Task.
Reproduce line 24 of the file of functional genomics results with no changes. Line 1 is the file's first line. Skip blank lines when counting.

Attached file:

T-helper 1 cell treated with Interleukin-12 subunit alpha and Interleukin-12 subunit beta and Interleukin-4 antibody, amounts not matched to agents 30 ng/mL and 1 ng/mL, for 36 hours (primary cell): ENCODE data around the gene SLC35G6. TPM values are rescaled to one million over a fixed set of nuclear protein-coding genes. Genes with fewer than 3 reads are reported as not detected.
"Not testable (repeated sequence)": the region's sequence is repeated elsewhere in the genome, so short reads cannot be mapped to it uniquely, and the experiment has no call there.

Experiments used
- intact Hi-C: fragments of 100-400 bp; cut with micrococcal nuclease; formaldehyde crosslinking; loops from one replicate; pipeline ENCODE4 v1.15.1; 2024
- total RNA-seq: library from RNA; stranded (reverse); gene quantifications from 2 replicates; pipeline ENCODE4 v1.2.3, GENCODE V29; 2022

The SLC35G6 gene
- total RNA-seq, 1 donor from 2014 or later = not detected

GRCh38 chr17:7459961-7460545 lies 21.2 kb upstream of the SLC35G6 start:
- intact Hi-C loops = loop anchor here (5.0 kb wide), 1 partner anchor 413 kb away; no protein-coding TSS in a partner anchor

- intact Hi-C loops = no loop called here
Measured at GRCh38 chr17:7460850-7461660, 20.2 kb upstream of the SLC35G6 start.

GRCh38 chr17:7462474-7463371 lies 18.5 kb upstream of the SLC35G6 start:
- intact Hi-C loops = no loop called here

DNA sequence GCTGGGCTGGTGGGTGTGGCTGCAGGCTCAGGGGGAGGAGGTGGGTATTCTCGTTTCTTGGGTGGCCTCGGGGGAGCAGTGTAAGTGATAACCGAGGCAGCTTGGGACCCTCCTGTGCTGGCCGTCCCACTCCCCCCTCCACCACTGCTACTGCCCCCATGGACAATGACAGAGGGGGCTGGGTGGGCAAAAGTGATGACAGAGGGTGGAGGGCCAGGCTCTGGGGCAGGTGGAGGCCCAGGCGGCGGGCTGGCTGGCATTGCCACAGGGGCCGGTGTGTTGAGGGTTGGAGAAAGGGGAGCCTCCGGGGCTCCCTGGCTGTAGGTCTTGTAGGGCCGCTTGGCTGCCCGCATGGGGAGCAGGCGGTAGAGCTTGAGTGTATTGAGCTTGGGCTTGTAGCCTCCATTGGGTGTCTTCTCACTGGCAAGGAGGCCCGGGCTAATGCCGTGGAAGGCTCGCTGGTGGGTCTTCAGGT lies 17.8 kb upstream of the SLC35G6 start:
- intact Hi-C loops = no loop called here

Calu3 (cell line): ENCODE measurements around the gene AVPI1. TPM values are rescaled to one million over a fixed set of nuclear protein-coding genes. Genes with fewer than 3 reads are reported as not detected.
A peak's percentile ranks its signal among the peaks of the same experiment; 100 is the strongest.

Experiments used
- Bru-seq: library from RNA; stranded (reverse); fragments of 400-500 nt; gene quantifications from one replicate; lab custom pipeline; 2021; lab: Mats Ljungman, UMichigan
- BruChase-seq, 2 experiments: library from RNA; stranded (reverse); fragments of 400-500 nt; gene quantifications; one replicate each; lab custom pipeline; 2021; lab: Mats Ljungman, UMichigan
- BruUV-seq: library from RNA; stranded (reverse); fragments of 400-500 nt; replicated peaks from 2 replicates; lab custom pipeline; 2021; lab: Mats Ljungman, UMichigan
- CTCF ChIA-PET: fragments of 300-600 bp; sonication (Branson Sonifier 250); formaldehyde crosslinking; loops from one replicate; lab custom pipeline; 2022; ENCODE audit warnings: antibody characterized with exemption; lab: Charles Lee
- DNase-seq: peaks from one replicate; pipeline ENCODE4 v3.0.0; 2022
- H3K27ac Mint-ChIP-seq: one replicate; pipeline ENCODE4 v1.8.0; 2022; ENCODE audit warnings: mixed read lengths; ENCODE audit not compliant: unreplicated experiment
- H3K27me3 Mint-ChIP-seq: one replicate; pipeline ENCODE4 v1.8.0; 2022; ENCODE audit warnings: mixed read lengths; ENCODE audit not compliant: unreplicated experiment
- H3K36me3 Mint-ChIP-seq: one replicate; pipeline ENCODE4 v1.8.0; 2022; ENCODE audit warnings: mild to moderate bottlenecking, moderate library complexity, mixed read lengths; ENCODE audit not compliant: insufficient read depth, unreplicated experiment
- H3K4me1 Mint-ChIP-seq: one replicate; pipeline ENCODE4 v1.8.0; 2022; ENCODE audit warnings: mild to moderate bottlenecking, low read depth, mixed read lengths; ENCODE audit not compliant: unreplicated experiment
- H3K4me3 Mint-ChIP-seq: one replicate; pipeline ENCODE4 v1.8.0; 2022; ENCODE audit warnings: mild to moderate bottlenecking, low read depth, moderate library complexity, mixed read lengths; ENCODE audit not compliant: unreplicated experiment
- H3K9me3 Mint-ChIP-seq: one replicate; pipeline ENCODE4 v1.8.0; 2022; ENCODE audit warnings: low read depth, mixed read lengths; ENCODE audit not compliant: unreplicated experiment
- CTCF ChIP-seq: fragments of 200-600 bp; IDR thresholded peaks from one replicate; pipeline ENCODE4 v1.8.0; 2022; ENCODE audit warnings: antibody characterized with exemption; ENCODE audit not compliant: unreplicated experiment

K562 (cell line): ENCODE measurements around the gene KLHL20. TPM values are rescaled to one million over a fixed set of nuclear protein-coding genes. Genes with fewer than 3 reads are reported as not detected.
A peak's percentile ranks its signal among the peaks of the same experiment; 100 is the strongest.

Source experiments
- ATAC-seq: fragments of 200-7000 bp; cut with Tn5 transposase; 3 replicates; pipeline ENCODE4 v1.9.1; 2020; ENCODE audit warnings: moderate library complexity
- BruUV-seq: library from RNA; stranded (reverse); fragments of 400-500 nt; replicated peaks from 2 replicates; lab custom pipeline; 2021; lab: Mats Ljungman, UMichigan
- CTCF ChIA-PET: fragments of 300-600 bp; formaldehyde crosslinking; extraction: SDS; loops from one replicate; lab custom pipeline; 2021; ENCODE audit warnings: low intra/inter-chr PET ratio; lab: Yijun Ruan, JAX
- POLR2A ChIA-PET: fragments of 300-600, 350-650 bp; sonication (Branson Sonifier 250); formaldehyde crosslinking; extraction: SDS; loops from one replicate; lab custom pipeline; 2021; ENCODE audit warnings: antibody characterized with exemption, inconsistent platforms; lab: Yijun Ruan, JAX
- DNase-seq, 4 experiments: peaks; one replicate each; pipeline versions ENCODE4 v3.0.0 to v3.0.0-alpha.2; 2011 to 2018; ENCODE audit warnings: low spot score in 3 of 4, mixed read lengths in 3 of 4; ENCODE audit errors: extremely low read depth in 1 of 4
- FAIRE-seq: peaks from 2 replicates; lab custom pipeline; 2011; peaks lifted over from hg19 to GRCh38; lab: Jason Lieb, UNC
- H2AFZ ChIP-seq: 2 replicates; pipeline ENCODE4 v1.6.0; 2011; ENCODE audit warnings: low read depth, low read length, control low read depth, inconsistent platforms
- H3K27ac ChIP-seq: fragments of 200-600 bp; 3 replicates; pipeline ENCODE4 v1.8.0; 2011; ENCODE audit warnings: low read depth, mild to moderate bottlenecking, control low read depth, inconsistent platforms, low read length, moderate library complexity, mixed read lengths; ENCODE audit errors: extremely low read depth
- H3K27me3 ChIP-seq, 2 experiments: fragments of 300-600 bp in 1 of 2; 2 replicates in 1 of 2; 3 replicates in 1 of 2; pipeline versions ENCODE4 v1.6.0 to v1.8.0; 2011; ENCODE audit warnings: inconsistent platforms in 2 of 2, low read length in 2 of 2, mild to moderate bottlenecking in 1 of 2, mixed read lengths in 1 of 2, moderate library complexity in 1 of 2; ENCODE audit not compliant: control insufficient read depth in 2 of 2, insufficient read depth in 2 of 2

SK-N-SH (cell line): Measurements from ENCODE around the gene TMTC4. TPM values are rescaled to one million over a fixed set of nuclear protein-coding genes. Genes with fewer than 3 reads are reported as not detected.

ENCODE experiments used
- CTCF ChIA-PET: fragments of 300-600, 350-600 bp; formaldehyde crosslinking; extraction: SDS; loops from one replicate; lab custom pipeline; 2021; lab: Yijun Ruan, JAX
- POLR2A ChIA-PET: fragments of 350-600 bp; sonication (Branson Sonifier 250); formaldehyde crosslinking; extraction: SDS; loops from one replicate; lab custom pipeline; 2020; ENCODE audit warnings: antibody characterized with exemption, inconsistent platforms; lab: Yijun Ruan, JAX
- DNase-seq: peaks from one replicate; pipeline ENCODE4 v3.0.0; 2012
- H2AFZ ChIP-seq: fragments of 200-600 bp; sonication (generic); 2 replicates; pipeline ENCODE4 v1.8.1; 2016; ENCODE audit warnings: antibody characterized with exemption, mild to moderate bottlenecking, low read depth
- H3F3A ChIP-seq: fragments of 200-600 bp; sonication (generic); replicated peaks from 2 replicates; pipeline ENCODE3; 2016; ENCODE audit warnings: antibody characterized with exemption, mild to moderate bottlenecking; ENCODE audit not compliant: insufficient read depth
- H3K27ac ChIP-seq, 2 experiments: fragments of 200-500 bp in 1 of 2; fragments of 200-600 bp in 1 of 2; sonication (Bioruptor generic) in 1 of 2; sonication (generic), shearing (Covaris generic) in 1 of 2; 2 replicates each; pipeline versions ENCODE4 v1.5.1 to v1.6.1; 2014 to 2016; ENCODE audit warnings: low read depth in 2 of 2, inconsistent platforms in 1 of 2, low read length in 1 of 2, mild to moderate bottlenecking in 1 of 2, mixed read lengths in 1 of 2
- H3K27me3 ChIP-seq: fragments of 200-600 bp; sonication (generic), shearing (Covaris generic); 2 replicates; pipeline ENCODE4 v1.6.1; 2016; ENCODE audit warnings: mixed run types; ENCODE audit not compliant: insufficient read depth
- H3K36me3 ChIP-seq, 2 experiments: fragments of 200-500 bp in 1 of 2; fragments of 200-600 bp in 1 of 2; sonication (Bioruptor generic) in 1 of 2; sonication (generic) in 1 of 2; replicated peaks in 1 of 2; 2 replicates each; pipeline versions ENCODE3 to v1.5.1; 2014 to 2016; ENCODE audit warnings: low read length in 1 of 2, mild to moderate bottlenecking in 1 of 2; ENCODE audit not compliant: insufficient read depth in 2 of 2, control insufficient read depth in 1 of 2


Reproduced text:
- H3K27ac Mint-ChIP-seq: one replicate; pipeline ENCODE4 v1.8.0; 2022; ENCODE audit warnings: mixed read lengths; ENCODE audit not compliant: unreplicated experiment